A Short Story


On the fourth day of May, Tony got observed on the sidewalk of lane number six. His thin, frail body lay listless till midday. Only then did Manohar, ironing clothes nearby, realise something was amiss.

Tony’s body seemed limp, eyes closed and his heart unresponsive. On approaching Manohar touched Tony’s head. A clump of hair came off. The furless skin glistened in the sunlight.

Tony of Emerald Apartments had breathed his last. On the streets, he adopted as home. An onward journey now beckoned him.

Sighing, Manohar called out to Ravi, his assistant at work. They shifted Tony’s body under a shade tree.

“Inform Neha didi”, Manohar instructed. Then as an afterthought, “no, maybe I should break the news.”



The mundane morning housework over, Neha was settling down to a hot coffee. On hearing Manohar call, she stepped out on the porch.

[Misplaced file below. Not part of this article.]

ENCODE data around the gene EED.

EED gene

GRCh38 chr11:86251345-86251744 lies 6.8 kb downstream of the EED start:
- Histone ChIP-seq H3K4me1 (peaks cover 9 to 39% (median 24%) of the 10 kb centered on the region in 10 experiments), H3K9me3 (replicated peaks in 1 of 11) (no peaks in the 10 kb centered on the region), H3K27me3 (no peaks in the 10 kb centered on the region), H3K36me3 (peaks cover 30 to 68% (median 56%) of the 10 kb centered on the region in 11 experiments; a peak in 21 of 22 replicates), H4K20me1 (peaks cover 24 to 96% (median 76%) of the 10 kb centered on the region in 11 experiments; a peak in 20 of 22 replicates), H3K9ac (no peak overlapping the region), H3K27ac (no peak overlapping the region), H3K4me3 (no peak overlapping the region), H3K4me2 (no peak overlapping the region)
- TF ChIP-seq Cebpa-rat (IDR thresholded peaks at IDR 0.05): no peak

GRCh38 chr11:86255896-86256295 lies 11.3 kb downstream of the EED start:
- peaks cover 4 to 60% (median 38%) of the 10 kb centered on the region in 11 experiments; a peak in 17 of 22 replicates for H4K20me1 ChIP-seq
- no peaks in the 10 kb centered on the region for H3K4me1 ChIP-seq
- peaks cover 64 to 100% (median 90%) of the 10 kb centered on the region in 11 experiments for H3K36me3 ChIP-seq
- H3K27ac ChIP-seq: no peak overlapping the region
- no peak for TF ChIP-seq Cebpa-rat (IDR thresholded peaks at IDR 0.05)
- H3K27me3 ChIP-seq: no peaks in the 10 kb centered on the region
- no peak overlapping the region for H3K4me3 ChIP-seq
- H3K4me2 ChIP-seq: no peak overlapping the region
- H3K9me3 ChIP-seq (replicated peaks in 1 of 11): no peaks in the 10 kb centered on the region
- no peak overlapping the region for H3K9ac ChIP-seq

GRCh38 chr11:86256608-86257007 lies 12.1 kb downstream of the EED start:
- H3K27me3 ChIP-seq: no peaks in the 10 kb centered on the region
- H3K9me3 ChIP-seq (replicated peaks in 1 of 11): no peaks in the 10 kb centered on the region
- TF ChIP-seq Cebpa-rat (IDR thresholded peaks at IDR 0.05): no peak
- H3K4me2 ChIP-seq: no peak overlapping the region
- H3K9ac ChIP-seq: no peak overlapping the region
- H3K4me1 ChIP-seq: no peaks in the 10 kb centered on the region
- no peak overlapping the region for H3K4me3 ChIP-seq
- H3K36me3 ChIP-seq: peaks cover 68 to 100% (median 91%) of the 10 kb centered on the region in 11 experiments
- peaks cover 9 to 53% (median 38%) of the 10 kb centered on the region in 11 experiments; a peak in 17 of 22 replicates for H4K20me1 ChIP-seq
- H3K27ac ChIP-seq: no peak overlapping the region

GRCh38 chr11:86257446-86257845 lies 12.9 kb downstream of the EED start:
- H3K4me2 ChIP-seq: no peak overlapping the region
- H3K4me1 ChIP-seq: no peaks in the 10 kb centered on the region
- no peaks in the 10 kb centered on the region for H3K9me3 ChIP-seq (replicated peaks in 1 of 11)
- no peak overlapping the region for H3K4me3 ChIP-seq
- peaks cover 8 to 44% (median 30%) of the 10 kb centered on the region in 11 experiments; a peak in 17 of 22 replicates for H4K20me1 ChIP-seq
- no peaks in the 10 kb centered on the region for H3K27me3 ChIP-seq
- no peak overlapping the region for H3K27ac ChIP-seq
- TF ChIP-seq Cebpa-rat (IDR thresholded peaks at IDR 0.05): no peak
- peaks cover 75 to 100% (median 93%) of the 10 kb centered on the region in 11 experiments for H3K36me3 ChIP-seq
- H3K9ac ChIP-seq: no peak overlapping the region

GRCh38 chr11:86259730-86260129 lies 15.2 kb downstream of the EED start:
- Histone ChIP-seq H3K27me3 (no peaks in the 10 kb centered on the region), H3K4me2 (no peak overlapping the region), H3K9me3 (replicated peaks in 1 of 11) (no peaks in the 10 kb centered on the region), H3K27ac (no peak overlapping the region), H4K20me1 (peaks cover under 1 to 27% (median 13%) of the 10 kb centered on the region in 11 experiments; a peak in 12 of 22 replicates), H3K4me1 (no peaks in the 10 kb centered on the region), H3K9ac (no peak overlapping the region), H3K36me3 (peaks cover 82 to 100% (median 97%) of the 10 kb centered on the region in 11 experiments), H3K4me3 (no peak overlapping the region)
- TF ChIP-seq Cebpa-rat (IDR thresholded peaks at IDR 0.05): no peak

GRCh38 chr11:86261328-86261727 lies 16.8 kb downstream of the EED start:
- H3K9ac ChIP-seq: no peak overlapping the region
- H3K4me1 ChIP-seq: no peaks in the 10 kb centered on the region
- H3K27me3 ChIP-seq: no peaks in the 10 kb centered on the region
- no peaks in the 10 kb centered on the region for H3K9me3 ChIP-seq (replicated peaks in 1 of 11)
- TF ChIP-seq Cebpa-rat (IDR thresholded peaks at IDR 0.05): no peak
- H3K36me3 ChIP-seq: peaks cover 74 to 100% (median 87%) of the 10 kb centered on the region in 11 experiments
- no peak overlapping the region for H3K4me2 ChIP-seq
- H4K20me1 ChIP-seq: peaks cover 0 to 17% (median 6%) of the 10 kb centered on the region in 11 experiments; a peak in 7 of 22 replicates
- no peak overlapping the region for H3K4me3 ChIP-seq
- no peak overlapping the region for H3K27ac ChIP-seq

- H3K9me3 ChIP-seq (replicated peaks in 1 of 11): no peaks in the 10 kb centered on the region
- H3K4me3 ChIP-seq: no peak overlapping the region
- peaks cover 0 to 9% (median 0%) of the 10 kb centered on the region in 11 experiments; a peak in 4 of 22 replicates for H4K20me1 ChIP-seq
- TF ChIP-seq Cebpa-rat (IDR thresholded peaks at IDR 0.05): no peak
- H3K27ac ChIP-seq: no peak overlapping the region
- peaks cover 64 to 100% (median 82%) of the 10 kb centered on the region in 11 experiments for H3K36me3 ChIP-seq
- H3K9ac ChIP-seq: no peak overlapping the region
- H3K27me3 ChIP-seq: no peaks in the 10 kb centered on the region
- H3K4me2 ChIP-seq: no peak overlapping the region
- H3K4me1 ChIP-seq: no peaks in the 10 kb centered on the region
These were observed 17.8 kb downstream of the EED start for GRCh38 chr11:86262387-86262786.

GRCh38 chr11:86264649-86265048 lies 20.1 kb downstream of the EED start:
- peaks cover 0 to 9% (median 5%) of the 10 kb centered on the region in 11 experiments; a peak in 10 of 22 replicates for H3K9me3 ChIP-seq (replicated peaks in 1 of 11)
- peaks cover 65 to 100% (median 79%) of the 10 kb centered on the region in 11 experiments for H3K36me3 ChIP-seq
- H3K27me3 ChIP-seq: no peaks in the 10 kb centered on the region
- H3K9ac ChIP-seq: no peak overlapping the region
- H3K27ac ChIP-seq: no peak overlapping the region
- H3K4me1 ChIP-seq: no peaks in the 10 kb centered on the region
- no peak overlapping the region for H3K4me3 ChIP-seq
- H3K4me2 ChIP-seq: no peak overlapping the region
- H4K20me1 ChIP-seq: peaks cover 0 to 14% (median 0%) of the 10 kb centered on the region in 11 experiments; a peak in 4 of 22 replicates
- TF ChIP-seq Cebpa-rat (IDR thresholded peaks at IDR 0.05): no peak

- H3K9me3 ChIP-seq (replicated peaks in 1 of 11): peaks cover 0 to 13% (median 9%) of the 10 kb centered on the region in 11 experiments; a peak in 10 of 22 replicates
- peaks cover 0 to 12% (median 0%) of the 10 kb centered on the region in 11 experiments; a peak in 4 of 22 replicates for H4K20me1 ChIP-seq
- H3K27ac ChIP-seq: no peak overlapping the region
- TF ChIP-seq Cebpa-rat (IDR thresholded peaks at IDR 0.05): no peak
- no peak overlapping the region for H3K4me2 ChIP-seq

“Didi, it’s Tony”, blurted Manohar. “He’s gone.”

“Gone?” queried Neha.

Even before Manohar clarified, she knew the inevitable had happened.

‘Tony was in a bad way yesterday’, she admonished herself. ‘I should have acted immediately.’ How would she break the news to Akshi? Tony was her favourite.



Akshi, aged ten was Neha’s daughter and she loved her furry street friends. There were about six of them. When first sighted, they were adolescents. Their origin was an unsolved puzzle. Some perhaps lived near the vegetable shop with their mother. As the matrilineal bond shrank, they broke away and made the inner streets their home. Joined by a few vagabonds, they soon formed a formidable bandwagon.

As always happens, opinions got divided. Some residents remained unconcerned, others predicted attacks and rabies. Still, others saw their mere presence as an insult to pets.

The nonchalant bandwagon remained happily unaware of these bittersweet emotions. The humans argued, debated, and fought. The confident canines firmly entrenched themselves. Days flew by with no solution to this predicament. The animal van got mentioned, but nothing fructified. The guards shooed them away. Each time they sneaked back.

Soon some residents began feeding them. Children eased up toward them and they energetically reciprocated. The dogs were winning. All with the tacit support of some including Neha and Akshi.